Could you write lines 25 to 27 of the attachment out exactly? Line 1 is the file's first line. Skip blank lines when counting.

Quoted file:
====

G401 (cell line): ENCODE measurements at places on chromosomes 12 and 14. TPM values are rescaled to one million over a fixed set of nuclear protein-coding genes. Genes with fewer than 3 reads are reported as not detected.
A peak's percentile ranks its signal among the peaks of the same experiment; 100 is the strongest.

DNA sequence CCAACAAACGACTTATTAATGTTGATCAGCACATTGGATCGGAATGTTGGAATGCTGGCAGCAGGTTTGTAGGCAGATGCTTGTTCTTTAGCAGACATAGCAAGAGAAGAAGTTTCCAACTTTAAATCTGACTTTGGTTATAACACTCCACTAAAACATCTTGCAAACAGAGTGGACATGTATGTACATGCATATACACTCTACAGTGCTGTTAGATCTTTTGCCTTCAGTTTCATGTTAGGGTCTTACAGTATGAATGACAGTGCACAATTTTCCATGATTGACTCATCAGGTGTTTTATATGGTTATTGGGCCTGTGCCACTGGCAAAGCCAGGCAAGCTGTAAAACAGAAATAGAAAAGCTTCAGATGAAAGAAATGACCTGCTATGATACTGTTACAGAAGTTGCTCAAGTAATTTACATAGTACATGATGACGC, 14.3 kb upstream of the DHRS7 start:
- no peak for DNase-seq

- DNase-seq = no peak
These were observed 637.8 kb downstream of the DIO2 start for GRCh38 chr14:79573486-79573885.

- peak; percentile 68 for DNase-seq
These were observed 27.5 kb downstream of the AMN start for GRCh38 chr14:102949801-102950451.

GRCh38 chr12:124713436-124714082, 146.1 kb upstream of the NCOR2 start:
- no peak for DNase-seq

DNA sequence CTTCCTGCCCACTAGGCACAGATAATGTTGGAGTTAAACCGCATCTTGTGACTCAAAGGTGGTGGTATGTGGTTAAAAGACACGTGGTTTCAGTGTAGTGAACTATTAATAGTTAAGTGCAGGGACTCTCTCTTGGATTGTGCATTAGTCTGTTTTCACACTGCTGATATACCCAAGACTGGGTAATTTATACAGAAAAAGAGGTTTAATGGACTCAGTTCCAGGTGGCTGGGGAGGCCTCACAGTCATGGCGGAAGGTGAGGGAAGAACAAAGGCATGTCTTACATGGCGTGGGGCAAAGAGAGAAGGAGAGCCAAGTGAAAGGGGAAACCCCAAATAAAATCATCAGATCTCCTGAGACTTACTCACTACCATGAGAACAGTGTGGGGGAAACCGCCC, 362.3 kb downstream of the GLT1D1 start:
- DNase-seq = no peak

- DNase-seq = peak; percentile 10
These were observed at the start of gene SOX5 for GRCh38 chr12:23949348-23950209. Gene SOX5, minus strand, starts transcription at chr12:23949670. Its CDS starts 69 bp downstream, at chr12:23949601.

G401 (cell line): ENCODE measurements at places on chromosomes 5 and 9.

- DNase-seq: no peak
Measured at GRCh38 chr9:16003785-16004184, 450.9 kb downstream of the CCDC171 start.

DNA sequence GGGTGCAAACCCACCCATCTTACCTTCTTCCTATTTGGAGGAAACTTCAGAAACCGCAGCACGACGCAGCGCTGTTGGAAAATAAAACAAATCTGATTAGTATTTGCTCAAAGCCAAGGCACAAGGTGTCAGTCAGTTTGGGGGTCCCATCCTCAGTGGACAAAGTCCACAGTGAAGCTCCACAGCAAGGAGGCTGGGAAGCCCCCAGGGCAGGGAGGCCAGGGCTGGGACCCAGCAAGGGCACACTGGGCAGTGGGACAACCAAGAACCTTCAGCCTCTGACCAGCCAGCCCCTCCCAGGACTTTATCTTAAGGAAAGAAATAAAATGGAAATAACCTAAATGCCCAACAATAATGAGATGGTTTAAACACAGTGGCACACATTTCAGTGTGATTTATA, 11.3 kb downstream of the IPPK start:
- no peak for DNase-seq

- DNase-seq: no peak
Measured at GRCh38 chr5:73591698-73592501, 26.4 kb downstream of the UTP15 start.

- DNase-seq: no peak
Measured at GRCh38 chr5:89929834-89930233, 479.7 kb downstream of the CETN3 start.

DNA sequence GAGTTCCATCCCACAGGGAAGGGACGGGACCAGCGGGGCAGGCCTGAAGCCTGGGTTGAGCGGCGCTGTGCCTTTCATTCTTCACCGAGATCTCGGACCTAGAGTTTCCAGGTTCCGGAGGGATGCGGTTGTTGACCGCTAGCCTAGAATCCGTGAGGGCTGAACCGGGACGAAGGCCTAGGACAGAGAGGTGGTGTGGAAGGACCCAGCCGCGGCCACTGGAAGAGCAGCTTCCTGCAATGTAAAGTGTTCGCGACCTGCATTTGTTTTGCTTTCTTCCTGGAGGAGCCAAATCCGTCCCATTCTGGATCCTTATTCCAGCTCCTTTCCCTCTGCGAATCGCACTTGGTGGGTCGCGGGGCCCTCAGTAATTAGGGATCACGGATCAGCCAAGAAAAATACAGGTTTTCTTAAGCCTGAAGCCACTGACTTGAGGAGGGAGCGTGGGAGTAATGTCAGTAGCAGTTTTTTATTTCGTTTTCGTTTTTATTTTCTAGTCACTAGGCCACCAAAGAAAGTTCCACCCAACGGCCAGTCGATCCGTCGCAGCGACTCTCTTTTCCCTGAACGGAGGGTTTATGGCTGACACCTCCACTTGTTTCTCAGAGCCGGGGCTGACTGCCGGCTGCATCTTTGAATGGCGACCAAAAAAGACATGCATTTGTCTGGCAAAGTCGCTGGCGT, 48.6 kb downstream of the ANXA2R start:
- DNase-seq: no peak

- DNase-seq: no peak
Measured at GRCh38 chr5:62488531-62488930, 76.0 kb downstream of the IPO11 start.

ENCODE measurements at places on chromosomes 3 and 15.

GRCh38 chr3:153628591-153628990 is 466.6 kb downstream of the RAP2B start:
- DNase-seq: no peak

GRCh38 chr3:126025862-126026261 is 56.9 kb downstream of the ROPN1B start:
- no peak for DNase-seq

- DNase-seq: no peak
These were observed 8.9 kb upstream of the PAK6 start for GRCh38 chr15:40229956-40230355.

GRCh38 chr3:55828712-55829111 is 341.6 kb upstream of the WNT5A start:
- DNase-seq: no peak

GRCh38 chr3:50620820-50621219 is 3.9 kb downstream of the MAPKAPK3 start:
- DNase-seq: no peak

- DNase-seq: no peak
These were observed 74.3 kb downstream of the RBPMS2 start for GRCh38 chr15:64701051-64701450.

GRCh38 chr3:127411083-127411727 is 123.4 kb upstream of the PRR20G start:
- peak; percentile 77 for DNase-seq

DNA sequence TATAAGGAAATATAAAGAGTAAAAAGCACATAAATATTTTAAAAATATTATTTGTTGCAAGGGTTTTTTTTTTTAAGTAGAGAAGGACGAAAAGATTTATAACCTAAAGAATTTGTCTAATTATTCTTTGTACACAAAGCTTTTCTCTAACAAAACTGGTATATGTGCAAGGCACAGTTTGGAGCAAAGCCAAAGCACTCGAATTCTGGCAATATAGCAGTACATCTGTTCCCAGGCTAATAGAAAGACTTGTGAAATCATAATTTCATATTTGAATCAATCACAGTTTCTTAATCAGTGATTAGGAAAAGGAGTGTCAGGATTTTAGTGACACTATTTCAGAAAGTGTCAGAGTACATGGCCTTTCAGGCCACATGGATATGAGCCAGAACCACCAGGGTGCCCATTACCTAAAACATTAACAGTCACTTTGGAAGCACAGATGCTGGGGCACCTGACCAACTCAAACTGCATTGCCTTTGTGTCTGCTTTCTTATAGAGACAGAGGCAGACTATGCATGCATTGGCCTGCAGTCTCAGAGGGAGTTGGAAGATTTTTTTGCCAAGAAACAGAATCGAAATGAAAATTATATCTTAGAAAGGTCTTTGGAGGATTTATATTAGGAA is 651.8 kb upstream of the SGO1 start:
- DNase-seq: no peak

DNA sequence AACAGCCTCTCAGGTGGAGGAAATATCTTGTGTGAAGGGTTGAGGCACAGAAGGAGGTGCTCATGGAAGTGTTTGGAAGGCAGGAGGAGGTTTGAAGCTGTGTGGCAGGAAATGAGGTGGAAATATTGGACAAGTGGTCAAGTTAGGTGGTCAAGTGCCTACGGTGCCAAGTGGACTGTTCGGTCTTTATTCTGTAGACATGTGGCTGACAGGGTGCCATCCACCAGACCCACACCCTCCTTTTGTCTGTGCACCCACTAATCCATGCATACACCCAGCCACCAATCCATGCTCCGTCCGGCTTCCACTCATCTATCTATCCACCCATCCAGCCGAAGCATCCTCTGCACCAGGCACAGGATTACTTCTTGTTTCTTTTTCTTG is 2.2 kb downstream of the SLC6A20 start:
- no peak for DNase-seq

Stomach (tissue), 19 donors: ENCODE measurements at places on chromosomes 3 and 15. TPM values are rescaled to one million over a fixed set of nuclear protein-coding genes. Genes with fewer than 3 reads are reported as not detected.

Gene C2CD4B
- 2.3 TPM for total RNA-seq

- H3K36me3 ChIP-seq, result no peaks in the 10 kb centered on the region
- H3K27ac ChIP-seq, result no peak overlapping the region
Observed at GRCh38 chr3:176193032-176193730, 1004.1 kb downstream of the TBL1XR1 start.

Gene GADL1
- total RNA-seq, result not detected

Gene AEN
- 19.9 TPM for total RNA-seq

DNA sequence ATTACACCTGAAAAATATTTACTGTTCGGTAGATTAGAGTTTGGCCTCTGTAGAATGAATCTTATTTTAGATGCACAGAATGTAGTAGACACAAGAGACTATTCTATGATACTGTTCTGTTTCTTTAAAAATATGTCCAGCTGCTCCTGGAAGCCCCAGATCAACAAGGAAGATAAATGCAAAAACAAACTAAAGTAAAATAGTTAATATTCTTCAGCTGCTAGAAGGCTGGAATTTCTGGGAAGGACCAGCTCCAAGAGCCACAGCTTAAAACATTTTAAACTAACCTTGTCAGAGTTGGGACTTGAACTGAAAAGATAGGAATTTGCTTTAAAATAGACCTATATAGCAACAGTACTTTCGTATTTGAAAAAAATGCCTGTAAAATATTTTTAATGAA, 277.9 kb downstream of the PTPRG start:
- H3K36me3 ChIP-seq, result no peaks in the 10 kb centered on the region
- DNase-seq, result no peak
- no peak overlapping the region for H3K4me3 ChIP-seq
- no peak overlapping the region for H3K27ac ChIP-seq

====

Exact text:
- DNase-seq: no peak

- DNase-seq: no peak
Measured at GRCh38 chr5:62488531-62488930, 76.0 kb downstream of the IPO11 start.